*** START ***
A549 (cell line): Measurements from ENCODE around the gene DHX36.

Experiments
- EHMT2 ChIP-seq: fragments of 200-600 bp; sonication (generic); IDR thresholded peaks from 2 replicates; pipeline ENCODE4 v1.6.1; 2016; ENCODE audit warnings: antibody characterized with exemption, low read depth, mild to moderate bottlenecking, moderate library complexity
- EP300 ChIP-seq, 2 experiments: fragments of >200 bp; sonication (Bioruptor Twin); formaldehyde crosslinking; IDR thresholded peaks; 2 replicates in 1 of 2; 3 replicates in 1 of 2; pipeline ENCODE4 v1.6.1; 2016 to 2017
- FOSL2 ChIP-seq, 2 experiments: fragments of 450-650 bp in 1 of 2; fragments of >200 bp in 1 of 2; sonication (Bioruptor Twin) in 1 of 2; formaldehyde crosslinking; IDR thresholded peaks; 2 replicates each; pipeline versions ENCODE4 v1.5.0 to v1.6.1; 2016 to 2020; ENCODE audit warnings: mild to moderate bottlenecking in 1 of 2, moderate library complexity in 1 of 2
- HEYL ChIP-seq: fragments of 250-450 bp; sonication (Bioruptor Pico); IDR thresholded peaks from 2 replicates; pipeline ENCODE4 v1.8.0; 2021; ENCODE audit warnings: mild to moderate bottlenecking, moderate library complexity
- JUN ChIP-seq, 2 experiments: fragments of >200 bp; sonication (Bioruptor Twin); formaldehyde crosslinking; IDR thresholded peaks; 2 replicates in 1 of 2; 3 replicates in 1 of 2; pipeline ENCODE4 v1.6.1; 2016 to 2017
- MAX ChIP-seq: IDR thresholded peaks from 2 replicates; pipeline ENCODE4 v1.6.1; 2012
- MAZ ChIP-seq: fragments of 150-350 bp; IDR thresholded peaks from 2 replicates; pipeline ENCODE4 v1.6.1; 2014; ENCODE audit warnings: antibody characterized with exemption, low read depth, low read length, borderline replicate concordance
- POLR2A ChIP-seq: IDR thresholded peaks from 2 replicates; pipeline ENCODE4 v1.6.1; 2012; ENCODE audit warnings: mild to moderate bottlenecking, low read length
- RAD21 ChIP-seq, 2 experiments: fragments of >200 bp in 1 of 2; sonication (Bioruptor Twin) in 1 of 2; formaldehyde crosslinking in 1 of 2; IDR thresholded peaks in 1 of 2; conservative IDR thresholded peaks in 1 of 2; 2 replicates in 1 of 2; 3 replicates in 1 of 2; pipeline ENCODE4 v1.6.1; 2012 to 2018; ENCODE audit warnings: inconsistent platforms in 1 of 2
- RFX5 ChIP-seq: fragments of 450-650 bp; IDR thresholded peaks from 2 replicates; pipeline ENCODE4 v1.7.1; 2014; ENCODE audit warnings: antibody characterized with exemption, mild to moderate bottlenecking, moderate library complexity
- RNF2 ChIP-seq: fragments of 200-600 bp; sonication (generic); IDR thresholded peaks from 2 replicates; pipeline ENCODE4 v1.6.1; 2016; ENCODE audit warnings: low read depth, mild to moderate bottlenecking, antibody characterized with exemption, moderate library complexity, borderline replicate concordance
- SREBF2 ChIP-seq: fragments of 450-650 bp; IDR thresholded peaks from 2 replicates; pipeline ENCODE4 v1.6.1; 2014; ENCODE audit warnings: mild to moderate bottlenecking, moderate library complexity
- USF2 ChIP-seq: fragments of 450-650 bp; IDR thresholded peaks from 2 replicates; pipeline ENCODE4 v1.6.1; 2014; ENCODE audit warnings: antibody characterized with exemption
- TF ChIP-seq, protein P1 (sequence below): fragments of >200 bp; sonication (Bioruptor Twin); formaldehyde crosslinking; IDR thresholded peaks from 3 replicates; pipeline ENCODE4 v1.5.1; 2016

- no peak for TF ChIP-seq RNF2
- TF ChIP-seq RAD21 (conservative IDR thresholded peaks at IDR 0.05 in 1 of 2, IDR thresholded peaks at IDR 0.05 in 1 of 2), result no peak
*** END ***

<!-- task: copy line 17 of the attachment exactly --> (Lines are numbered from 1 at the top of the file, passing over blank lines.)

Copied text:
- no peak for TF ChIP-seq RNF2